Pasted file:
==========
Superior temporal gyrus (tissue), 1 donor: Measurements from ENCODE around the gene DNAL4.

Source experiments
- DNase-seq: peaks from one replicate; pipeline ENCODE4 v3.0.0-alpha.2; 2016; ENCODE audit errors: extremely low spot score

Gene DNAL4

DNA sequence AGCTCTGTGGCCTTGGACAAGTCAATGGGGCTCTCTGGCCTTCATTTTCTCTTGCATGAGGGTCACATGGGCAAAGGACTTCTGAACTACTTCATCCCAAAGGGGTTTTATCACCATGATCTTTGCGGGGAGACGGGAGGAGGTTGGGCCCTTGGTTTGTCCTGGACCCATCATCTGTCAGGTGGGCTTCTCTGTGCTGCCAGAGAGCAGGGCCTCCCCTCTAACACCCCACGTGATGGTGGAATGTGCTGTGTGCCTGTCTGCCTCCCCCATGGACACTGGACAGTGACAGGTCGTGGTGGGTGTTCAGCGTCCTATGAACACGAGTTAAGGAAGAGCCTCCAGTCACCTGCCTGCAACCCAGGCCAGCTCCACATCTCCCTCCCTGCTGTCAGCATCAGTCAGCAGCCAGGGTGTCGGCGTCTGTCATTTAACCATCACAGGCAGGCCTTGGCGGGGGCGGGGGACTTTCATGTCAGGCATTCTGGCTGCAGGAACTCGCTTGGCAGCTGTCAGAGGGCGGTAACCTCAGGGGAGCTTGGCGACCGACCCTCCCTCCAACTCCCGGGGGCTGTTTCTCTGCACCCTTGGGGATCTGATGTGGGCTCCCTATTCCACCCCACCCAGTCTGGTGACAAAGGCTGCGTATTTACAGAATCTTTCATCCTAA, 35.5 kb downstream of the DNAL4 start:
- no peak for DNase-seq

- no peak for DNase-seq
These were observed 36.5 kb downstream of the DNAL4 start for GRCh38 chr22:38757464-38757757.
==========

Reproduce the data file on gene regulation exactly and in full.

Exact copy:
Superior temporal gyrus (tissue), 1 donor: Measurements from ENCODE around the gene DNAL4.

Source experiments
- DNase-seq: peaks from one replicate; pipeline ENCODE4 v3.0.0-alpha.2; 2016; ENCODE audit errors: extremely low spot score

Gene DNAL4

DNA sequence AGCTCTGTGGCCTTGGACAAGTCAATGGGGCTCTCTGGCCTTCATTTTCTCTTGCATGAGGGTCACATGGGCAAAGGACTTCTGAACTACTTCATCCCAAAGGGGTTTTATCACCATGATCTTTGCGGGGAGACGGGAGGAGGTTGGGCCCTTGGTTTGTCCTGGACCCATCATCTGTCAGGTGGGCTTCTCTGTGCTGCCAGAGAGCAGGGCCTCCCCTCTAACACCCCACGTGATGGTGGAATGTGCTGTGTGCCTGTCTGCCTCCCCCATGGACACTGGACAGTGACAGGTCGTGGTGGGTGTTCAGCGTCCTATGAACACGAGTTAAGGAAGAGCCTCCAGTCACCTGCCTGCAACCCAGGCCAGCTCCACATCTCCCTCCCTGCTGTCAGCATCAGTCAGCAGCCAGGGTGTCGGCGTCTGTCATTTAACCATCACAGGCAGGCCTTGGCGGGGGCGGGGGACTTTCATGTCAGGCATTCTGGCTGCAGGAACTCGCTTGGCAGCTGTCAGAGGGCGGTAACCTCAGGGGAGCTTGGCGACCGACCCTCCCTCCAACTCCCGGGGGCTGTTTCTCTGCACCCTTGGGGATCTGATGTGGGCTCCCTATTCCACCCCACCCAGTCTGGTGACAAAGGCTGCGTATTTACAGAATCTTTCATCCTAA, 35.5 kb downstream of the DNAL4 start:
- no peak for DNase-seq

- no peak for DNase-seq
These were observed 36.5 kb downstream of the DNAL4 start for GRCh38 chr22:38757464-38757757.